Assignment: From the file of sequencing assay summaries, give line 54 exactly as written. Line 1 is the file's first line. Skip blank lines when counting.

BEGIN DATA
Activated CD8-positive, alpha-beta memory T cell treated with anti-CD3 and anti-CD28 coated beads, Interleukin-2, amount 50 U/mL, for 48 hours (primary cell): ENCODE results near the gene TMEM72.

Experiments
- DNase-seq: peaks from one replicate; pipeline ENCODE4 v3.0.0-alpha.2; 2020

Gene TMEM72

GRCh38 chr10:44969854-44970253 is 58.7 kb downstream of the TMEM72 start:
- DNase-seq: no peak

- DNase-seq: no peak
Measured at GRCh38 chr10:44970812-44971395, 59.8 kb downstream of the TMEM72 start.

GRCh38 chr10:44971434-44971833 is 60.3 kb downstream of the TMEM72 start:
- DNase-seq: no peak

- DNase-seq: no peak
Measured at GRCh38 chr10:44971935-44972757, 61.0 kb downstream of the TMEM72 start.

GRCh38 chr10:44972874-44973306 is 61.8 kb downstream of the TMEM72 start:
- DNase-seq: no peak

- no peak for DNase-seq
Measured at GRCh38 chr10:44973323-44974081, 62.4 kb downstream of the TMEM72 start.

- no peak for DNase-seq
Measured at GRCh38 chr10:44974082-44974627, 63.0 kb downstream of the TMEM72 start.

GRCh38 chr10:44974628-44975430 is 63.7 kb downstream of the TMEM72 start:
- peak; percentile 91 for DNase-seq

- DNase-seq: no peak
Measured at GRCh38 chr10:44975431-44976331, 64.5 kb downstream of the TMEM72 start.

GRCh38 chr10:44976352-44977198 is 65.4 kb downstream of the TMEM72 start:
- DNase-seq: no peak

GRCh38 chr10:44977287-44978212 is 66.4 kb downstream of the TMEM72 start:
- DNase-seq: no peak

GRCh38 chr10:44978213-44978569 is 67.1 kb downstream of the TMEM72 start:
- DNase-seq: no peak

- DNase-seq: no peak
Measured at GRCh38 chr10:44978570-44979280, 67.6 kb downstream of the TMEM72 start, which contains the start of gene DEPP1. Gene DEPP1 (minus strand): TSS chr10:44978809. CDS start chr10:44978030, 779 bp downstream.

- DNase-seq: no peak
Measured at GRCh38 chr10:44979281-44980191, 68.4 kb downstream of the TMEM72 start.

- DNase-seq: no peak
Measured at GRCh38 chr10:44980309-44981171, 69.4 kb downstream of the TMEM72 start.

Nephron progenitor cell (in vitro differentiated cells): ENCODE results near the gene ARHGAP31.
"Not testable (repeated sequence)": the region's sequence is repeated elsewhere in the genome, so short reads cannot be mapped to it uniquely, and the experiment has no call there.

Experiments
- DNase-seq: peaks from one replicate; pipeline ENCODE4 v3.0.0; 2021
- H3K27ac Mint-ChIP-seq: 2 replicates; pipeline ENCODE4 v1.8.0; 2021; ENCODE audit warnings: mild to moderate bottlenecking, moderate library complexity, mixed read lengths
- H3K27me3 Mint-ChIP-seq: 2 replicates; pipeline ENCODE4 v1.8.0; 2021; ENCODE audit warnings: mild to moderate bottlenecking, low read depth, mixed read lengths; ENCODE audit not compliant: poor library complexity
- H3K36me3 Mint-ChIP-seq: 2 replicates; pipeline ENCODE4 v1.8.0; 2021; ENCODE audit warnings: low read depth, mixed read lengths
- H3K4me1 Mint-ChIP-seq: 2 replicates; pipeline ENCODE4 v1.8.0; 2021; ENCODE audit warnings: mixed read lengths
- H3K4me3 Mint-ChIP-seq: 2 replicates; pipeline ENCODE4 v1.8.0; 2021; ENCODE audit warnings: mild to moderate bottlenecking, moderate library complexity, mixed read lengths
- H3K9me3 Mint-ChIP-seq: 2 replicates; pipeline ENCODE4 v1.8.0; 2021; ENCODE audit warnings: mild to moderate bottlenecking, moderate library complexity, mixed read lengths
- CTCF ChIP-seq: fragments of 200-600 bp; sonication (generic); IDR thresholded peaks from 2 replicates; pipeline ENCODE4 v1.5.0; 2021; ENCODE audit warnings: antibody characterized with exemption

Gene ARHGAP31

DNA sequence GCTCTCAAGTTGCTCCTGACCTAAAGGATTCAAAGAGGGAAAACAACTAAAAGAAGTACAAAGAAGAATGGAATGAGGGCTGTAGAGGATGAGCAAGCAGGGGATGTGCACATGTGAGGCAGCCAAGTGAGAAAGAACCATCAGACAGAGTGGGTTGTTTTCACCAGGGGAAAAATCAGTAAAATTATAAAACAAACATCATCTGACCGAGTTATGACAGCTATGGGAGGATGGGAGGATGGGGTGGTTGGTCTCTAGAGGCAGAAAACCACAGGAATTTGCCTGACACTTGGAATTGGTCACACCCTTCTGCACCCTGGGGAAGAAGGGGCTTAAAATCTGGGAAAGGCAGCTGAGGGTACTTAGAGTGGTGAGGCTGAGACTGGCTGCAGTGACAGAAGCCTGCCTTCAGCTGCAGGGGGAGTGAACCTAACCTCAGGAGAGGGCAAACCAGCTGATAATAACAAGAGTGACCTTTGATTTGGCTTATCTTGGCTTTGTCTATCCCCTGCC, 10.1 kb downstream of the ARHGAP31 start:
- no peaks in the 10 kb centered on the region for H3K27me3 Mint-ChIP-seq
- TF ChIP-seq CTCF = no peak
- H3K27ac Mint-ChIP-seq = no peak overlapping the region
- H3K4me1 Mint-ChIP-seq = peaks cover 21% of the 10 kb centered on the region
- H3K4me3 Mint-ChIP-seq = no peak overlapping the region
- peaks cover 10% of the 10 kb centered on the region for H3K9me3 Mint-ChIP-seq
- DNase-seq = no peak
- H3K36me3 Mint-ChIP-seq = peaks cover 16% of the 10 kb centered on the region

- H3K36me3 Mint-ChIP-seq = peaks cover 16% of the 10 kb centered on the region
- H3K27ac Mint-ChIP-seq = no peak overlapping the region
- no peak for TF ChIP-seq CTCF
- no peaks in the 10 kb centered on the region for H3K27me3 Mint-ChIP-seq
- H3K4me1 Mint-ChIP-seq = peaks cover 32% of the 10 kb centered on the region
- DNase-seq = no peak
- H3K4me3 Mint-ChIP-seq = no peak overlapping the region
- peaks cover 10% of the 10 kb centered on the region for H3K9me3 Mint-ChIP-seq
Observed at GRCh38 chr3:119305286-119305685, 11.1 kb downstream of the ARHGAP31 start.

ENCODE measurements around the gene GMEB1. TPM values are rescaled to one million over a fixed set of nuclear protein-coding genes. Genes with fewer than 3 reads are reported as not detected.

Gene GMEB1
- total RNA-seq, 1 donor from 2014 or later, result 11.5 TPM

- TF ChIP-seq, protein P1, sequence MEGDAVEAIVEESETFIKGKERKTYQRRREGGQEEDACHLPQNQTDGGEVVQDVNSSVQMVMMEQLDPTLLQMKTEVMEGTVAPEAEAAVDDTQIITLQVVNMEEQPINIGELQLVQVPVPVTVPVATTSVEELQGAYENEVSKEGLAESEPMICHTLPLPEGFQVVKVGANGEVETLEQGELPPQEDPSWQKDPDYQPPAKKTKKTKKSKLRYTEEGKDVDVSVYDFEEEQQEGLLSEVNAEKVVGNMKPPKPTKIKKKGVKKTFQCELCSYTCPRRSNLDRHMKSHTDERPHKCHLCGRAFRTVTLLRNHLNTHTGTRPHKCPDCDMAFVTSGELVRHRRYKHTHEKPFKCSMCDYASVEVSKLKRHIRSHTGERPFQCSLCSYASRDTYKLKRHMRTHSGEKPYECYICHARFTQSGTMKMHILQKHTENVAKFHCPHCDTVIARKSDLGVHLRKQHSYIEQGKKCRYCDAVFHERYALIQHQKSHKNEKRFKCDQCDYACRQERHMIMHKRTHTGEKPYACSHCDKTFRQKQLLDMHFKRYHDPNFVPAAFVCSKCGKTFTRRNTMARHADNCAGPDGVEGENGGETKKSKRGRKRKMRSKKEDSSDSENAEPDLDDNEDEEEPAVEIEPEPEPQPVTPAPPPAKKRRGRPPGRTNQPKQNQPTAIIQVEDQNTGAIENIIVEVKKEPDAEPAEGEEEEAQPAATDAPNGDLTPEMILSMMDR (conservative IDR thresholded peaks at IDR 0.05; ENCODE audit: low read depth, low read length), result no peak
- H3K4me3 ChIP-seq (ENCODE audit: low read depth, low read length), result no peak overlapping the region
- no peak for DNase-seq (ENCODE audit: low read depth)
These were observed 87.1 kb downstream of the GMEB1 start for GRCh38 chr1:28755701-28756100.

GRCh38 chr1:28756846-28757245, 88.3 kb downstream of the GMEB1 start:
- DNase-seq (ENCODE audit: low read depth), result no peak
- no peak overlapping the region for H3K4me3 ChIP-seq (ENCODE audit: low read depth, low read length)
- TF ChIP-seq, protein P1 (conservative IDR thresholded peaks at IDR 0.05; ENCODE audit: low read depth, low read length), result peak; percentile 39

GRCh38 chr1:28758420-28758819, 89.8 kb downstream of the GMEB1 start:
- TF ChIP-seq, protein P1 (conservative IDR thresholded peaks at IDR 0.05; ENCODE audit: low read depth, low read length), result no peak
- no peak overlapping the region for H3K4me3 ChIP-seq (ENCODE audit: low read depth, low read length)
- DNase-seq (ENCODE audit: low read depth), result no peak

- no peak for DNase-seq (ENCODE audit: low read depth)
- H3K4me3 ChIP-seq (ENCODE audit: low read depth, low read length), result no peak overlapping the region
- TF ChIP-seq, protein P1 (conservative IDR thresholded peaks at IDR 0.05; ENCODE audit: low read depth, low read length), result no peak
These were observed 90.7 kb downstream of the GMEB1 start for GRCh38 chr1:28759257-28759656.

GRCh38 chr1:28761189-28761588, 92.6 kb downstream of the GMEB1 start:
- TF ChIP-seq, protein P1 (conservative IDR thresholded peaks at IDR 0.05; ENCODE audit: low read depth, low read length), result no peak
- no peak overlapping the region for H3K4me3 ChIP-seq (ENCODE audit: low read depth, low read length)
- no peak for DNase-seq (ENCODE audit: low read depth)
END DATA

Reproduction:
- DNase-seq = no peak